The Truth about Becoming Cartoonists–A Story that Ends with a Moral
The Truth about Becoming Cartoonists–A Story that Ends with a Moral

The Truth about Becoming Cartoonists–A Story that Ends with a Moral

Once upon a time, a 70plus-year-old woman (me) woke up with big thought. Before she even had a sip of coffee, she announced that thought to her partner and four dogs. “I am going to become a cartoonist,” she said. 

This was a big thought because she had never done any drawing at all. Her partner responded with a solid, “Huh,” and went back to reading the paper. The dogs glanced up. Here is a photo of my eldest Border Collie’s response.

Then the whole pack tucked back in their beds since it was another half hour before breakfast.

Over the next few days, the big thought crystalized for the 70plus-year-old woman (still me). The cartoons would focus on a group of dogs that participate in dog sports and their people. 

By then, the realization that she knew nothing of drawing and even less about how cartoons are put together had settled in. The idea teetered precariously.

But the woman had hurt her knee and had to take a year off from agility to recover, so she had a good deal of extra time and energy. She tackled the problem of drawing by watching several YouTube videos on cartooning. These were mostly intended for children who wanted to draw goofy characters and not very helpful to someone who wanted to draw dogs. Here is a sample.

Then she found an online school with a lot of drawing classes. She signed up for one and then another and another. These were real drawing classes. She settled into learning to draw circles and lines. Even when practicing these exercises, sketches of dogs began to turn up nestled between circles and oblongs.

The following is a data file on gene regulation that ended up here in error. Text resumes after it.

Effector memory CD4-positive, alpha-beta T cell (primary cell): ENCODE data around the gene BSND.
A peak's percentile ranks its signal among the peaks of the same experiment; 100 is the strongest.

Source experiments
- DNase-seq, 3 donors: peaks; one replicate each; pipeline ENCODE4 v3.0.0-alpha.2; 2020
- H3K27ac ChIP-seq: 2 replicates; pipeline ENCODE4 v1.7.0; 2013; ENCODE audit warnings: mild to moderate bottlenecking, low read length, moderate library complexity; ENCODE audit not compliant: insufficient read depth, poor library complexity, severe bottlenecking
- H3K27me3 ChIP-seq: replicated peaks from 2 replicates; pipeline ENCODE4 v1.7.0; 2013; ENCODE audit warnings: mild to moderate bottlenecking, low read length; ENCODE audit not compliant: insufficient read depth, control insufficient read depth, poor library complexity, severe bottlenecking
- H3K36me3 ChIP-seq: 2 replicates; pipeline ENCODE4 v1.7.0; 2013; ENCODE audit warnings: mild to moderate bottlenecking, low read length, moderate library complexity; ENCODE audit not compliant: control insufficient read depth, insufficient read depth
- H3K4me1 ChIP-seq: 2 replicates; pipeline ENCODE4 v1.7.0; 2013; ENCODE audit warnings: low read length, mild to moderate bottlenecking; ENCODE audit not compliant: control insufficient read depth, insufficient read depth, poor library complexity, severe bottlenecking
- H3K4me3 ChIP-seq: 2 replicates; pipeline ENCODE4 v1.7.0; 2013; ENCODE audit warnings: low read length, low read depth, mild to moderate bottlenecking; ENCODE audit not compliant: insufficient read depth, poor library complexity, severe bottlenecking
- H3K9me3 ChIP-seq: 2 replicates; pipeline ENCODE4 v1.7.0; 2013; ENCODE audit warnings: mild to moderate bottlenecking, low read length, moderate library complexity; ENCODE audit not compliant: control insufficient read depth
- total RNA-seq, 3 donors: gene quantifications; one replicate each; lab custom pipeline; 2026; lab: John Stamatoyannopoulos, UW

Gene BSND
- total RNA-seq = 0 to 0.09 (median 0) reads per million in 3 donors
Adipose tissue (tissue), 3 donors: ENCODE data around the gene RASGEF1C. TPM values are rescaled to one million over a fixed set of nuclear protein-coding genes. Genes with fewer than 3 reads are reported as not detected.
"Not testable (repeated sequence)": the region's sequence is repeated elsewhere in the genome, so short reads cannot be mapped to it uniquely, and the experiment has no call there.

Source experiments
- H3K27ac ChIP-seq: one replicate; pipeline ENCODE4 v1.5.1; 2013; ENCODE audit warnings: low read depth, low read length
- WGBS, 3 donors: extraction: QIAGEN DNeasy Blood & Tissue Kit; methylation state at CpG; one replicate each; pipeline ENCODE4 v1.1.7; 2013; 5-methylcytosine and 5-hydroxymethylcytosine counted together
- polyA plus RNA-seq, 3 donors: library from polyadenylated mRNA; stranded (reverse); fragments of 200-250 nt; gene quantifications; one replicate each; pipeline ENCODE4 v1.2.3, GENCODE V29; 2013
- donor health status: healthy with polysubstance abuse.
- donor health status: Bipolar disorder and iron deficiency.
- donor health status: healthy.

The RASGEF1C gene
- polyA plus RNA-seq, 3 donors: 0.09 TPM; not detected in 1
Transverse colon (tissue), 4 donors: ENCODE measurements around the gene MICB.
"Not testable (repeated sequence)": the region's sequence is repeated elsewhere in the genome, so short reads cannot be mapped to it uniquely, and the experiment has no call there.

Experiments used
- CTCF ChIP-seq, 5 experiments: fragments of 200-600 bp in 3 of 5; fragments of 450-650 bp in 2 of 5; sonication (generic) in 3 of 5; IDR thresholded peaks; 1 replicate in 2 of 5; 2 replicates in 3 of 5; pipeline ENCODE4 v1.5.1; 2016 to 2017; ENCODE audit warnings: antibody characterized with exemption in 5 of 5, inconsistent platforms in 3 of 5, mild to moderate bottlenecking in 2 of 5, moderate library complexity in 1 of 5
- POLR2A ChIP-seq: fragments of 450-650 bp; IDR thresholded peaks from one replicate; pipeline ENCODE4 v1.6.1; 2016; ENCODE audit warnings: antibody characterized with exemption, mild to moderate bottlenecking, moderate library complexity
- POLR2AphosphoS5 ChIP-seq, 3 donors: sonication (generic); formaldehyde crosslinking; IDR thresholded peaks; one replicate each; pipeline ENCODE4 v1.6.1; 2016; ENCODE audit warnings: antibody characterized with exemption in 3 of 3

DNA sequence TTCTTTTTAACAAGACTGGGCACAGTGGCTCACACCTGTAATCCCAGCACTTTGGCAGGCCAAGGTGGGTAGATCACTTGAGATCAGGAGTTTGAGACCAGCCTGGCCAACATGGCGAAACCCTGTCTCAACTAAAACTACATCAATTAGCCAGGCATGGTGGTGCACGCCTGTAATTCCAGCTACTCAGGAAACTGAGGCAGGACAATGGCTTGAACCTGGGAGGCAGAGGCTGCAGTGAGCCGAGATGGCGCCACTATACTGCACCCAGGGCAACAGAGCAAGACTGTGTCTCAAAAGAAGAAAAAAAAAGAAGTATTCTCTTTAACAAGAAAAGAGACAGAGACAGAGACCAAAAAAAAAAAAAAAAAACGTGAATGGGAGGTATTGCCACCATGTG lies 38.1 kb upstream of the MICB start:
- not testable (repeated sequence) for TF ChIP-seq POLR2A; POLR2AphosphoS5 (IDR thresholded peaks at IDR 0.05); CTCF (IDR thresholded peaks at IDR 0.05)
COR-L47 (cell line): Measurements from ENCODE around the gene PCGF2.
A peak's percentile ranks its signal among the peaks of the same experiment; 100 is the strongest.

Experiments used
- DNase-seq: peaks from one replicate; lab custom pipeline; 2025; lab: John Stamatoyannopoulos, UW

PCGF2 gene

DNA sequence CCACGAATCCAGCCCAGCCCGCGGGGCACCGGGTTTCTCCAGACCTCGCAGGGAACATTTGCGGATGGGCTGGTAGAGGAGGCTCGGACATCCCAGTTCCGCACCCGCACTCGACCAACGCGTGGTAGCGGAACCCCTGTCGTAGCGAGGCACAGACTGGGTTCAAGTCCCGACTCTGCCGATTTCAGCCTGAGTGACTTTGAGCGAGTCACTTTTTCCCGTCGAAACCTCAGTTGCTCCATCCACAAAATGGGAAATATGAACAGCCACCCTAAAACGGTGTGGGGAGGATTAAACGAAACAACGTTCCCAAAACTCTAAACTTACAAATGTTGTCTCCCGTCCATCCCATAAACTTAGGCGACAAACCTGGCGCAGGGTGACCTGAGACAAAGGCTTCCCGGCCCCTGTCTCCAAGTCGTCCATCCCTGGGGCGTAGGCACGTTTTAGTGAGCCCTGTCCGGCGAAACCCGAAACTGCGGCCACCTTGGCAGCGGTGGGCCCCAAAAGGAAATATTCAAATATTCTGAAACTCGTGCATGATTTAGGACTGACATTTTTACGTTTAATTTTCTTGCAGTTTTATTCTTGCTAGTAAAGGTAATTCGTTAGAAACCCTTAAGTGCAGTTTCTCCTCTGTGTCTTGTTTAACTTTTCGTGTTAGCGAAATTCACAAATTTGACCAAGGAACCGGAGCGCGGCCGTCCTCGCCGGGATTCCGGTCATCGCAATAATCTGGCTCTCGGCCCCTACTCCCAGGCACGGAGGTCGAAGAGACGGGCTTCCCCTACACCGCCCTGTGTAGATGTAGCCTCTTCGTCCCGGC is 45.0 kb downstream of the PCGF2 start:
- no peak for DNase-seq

And every day she practiced. Her first class culminated in drawing a bird. While it was far from perfect, it was satisfying for someone who had never drawn a bird.

Every day the lessons continued. Retirement is a wonderful thing… She produced drawings of vases and bananas and mountains.

Finally, the day came when it was time to get serious about drawing a dog. 

Many of the dog drawings started out well, but when they were done the Labrador Retriever looked like a river otter. The Border Collie looked more like…something from outer space.

She struggled with those internal critics who want to snuff out creative ideas. They kept asking, who was she to try and publish cartoons?  Those censors are vicious beasts. More about them in a future blog. 

She fought back and drew and drew. Although she almost gave up the dream several times. 

Then an unexpected and wonderful thing happened. Her good friend decided to draw too. Like our main character, she knows dogs and dog sports. Like her, the friend had never drawn. Our main character and her friend decided to take the journey together. They got together for all-day drawing sessions. They encouraged each other. They did not say, your Labrador looks like a river otter or your Border Collie looks like a space alien. 

Until finally one day, they decided to launch a webpage and a Facebook page of their cartoons. They committed to one cartoon each per week.  They told their friends about their work and their friends responded in the nicest ways. 

And because of that, they kept drawing and sharing. 

Until finally, there was nothing to say but: they are cartoonists. They continue to grow and learn. And they are loving it. They thank you so much for following along. 

There is a moral to the story.

If you wake up and you want to do something crazy, just do it. Seriously.

Nothing to lose

Unless your dream is skydiving…

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